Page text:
Weaving Stories, Memories, Public History, Visual Art and Place: The 16 June 1976 Interpretation Centre, Central Western Jabavu, Soweto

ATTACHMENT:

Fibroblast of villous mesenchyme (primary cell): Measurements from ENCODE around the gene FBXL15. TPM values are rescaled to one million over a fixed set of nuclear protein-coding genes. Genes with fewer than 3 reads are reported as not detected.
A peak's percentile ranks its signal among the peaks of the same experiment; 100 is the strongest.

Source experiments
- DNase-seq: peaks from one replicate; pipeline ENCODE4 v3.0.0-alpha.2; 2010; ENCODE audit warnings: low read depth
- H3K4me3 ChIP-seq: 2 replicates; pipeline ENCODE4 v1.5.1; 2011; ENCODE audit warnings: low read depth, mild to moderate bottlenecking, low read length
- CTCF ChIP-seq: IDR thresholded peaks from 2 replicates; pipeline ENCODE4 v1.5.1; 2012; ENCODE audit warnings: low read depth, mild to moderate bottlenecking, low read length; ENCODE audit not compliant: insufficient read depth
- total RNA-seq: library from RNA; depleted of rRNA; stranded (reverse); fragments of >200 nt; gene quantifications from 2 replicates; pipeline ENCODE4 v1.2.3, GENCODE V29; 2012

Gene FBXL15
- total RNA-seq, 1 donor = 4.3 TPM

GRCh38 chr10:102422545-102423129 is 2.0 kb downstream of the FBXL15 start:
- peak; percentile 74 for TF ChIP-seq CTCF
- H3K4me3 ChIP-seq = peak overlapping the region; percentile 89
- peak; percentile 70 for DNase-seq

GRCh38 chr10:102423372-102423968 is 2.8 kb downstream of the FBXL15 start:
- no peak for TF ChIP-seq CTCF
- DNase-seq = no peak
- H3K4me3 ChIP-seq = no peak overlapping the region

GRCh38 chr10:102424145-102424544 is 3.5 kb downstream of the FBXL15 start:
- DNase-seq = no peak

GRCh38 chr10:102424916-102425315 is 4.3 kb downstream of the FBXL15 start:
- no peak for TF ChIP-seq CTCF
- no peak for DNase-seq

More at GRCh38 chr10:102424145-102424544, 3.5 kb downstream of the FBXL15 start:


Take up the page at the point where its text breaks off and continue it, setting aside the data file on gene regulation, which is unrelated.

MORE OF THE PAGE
In this chapter, we investigate the 16 June 1976 Interpretation Centre in Central Western Jabavu, Soweto, which complements and develops the narrative mapping of the 16 June 1976 Soweto uprising, that changed the course of South African history and accelerated development towards the then unfolding national liberation struggle which was extended to the international arena through social movements such as the worldwide anti-apartheid movement. An integral and important part of the 16 June 1976 Interpretation Centre is the enriching South African art collection by selected, commissioned, established and emerging artists, several of whom had experienced the Soweto uprising first-hand and recreated their interpretation artistically of their experience. Located outdoors in an open-air museum environment are a variety of dramatic artworks in different media recreating the dramatic Soweto uprising, including two expressive depictions of Teboho ‘Tsietsi’ MacDonald Mashinini, the leading student leader during the uprising; an abstract symbolic portrayal of Regina Mundi often referred to as the people’s church, and a massive monumental painted concrete wall dubbed by the media as a ‘Memorial Wall’. It was painted by emerging artists, and other expressive artworks verifying continued efforts to create an integrated, coherent and comprehensive narrative defined by an outdoor museum space that integrates physical landscape embodying the 16 June 1976 events.